Gender Dysphoria…

“I hate my body”

I never wanted this for my child. When I was pregnant, my mantra was “I don’t care if my baby’s a boy or girl, I just want my baby to be happy”. Untreated gender dysphoria isn’t happy. It’s sweatpants and baggy shirts unhappy. It’s a patchy shave because Julie doesn’t want to look at herself in the mirror unhappy.

The only cure is transitioning and there Julie’s stuck. She wants to transition but doesn’t want to look like a man in a dress. So she’s taking baby steps. A pretty shirt… a tiny ponytail… a necklace. Plus she’s still waiting to hear about her doctor, the one who should be able to prescribe hormones.

It boggles my mind the people who think parents choose this for their children, like being trans is some sort of trend. Like instead of buying a Cabbage Patch Kid, we’re going to have a real live Trans Kid. It’s just as much fun as having a Cabbage Patch Kid and comes with bonuses like “where will my kid pee?”, “what do you mean you can’t use her pronouns?”, and “blockers cost HOW much?”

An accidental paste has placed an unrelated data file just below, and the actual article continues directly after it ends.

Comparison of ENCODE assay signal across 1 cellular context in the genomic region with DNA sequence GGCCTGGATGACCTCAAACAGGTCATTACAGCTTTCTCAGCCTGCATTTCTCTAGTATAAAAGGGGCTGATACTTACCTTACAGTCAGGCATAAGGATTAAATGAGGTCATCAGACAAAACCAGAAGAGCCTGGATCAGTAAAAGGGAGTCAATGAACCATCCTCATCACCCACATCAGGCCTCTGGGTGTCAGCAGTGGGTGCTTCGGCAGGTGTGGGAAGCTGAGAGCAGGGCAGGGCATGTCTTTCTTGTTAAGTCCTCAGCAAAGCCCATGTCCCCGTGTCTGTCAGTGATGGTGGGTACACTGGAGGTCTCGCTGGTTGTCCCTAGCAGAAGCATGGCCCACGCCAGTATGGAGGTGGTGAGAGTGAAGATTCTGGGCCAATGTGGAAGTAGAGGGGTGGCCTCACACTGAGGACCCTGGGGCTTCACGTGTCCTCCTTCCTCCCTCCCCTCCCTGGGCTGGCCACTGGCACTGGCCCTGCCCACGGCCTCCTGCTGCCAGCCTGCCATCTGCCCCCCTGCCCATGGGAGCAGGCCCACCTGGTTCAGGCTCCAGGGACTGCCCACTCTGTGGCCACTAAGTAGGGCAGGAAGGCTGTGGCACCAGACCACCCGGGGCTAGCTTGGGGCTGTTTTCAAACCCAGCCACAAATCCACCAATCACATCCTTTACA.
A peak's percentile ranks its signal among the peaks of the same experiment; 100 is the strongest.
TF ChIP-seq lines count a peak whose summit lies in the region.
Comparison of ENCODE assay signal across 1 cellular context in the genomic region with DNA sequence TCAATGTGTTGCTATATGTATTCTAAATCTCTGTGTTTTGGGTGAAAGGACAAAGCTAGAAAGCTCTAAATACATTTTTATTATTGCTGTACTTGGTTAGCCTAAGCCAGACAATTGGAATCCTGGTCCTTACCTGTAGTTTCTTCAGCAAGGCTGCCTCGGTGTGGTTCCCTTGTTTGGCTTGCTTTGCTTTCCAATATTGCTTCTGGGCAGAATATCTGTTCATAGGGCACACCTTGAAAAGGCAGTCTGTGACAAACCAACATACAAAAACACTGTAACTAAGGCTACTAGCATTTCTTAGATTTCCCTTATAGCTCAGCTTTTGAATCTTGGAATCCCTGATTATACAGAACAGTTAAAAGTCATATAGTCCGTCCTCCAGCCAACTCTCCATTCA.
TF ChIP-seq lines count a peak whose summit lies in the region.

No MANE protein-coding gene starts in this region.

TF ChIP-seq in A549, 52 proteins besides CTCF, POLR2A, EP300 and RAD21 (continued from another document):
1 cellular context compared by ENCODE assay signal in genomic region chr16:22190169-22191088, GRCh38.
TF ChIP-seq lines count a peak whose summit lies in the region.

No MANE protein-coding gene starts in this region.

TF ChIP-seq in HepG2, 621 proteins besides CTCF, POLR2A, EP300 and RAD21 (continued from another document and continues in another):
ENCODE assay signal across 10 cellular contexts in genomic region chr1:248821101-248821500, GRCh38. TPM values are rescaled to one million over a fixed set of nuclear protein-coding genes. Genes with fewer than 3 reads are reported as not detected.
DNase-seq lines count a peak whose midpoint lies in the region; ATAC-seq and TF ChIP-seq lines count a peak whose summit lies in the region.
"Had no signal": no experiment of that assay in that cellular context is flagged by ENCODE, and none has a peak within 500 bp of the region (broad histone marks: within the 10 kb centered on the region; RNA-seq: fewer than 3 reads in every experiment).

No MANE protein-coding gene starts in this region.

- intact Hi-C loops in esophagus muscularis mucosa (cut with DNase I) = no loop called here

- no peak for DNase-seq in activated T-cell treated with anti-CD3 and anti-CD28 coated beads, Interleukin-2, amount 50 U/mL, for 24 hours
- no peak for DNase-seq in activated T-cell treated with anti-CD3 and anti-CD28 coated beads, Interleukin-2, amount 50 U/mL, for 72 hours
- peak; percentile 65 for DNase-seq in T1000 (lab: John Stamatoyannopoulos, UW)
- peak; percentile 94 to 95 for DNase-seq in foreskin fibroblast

These people seem to think it’s super easy to get a trans kid. There’s no self doubt, 3am bouts of insomnia, or tears. Just one day little Johnny picked up a Barbie and, wham, he’s in a dress (or little Jane picked up a matchbox car and suddenly she’s in a tie and snazzy button up shirt). There really doesn’t seem to be any point in talking with these people. Maybe someone out there’s had better luck than me but I’ve found yelling at rocks to be easier and the rock’s that much more likely to change it’s mind.